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Losing Your Shirt

Last summer I spent a week at the Outer Banks recovering from the Virginia bar exam. A group of us had rented a house with a porch and in the course of a week we had picked up a share of stragglers; hard drinkers and all-night carousers, poker players all, with drugs and little money; they were forever mooching pizza. One of them was a guy named Stephen.

One morning I was awake very early, due to not sleeping. I was nervous about starting over again in a new city with no friends. I was excited, don't get me wrong. I couldn't sleep. The poker players had been smoking and laughing all night in the living room. The TV was forever on, forever unwatched. Volume down, colors flashing mute while someone was playing the Strokes for awhile, then the Allman Brothers.

I couldn't sleep so I walked out to the beach and that's where I ran into Stephen. Someone had met him at some oyster bar and he had been at the house a lot the last few days. It was dawn and there were reddish mackeral skies. Stephen's clothing was in a pile. He was out at the sandbar, motioning me to join him. The beach was quiet and chilly. I undressed and moved through the breakers into deeper water, water warmer than the morning air. I'm not really a swimmer, but I love the pull of tide against my body. It is a reminder of things bigger than yourself. The alcohol found its way into a dark corner of my brain and stayed there, as if plotting a grand Elvis-like comeback.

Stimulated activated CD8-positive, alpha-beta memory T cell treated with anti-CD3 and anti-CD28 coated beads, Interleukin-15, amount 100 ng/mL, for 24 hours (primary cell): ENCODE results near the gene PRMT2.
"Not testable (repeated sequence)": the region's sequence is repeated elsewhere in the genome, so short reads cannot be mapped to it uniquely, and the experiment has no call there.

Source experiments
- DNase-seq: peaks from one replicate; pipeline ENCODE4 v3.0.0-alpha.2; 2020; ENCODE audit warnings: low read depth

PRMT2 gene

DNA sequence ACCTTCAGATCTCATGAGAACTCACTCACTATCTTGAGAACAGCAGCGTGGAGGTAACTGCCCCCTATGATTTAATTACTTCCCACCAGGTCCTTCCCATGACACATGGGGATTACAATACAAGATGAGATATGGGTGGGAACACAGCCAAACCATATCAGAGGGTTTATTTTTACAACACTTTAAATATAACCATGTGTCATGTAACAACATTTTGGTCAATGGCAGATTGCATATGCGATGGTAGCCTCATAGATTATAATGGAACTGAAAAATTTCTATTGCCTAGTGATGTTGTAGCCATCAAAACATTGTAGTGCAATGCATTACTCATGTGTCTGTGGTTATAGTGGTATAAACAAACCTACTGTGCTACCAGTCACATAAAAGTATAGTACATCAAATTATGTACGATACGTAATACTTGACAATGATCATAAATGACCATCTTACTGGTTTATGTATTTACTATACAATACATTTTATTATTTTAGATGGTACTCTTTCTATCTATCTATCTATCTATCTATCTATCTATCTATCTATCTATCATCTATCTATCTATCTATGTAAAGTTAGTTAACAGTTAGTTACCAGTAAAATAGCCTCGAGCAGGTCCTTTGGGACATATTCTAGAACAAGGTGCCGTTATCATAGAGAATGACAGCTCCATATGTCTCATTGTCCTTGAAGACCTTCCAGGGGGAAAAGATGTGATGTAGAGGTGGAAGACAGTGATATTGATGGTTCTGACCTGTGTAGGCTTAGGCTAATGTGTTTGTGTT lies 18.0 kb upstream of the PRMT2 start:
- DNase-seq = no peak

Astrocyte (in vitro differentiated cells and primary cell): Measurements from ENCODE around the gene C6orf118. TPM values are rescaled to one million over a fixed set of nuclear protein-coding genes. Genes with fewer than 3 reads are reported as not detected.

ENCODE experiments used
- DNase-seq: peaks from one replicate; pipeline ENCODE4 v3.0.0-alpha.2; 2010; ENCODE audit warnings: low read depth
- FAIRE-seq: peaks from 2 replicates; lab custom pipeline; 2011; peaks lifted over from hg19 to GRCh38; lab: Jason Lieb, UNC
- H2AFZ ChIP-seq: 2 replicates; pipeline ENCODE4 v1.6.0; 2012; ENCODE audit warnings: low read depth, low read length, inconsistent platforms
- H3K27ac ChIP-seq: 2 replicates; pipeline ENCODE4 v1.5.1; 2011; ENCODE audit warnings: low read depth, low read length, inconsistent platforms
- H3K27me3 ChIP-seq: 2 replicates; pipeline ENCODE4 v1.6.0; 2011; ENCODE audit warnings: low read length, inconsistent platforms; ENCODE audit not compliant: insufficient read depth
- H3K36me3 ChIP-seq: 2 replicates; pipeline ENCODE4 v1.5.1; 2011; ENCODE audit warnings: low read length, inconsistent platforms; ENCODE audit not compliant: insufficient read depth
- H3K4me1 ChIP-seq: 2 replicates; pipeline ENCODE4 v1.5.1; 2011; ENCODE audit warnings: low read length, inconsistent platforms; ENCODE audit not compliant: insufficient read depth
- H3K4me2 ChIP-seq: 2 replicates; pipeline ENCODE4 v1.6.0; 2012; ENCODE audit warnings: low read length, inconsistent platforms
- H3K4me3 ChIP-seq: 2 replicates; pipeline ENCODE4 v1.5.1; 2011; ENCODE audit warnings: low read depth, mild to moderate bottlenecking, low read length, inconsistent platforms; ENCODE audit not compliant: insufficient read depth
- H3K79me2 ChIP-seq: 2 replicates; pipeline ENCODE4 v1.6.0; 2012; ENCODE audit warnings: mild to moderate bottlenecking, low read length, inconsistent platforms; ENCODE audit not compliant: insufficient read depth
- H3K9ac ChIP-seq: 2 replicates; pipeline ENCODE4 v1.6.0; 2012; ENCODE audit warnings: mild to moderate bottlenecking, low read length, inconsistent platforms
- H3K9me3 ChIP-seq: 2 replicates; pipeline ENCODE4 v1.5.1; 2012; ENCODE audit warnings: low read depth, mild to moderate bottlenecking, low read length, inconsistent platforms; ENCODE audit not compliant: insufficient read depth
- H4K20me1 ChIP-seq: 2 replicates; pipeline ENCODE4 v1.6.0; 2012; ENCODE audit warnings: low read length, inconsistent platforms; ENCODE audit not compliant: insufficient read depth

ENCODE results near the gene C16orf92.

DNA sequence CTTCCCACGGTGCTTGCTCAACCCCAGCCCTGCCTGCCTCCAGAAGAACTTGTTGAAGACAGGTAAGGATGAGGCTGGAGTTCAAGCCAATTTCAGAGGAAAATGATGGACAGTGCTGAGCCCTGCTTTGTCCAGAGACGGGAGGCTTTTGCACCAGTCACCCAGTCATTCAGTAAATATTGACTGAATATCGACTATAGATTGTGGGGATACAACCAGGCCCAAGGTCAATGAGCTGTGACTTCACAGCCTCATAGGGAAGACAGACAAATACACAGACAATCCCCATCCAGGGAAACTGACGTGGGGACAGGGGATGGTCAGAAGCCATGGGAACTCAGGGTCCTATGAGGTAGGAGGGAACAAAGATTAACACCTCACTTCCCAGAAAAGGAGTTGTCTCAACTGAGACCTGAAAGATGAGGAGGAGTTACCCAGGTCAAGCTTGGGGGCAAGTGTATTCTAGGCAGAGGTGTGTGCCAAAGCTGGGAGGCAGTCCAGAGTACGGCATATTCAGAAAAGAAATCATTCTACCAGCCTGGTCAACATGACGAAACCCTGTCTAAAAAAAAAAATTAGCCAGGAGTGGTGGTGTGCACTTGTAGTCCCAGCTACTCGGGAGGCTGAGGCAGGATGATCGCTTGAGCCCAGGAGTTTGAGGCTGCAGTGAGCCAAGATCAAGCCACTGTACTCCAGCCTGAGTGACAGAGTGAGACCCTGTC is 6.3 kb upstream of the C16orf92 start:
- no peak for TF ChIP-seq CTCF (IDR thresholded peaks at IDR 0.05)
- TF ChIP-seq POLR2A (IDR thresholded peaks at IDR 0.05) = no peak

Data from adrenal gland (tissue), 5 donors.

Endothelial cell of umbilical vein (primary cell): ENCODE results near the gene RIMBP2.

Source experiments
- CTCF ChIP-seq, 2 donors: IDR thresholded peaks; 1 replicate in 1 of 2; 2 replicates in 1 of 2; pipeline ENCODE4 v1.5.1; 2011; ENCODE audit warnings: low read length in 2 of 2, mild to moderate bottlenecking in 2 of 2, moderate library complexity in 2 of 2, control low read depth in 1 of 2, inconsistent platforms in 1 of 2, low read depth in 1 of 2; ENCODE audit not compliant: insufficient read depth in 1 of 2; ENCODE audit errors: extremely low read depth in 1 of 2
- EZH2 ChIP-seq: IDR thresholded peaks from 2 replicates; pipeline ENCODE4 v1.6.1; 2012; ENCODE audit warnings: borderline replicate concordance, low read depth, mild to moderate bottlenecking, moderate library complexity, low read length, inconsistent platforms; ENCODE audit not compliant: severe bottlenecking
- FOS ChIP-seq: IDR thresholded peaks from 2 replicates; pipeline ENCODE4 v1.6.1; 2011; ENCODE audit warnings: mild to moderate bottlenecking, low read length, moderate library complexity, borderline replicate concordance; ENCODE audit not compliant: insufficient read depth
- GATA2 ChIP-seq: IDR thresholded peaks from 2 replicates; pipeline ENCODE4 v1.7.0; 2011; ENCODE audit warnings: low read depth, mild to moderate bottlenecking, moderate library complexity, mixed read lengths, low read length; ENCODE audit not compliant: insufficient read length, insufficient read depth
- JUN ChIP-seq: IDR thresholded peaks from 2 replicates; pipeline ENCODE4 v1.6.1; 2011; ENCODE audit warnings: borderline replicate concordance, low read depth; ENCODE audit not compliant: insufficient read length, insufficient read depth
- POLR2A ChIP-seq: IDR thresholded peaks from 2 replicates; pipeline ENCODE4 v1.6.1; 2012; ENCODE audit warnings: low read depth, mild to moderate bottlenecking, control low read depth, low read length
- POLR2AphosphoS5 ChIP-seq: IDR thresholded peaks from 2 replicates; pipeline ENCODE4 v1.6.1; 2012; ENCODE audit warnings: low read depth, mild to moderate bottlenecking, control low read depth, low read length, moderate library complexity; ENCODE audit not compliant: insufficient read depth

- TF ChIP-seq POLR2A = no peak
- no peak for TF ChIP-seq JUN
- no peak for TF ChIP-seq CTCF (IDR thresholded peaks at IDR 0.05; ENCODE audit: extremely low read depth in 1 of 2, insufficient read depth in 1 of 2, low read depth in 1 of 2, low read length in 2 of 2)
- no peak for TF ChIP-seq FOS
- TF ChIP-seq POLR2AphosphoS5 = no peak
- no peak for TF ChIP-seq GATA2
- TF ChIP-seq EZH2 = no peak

We emerged at the same time and were chatting while I dressed. As I awkwardly reinserted myself into wet, sandy boxers, I felt the wet pthunk of thrown seaweed between my shoulder blades and there was Stephen, naked and grinning. He was young. Thin. His skin was brown. His hair was dark and sleek. It reminded me of an otter. My own skin tasted of salt water and imagine his must have tasted the same. Water clung to his hipbones that led down to his soaked pubic hair. He had another piece of seaweed in his hand, ready to throw. He was laughing.

So, there followed much splashing and chasing, a throwing and re-throwing of seaweed. I had him by the arm when he stopped and his breathing was short. It all became theater. It was so staged. His forearm in my hand, he wanted me to kiss him right there on the beach, salt skin to salt skin. But it was too much. It was too artificial, too like a game. The whole thing was less play than a plan, a strategy that inevitably led to this breathless still moment and I have to tell you, it rubbed me wrong. It was too hungry and weirdly insincere. I felt like I was being fucked with so I broke it off. Laughed and grabbed my clothes. We went home shivering, goose-bumped and shirtless.

I crawled into bed as the sun poured harder through thick curtains. I slept until four.

Two days later, at a different house, Stephen cut his wrists open with a razor blade but he did it the wrong way and nothing bad happened, not really, just some bandages. Everyone on the beach was talking about it. I saw him the day after that had happened, my last day at the beachhouse. He had been released ffrom the hospital early for some reason and was very drunk and playing poker in his bandages. He looked up at me and didn't even nod. Just kept drinking and laughing and from the look of his pile of chips on the table, not doing very well. He was losing his shirt.

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post #310
bio: blaine

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that week

Category List
April - National Poetry Month 2008

Favorite Things
· Autumn's first apples
· What It Is! Funky Soul and Rare Grooves boxset
· Collected Works of Jack London
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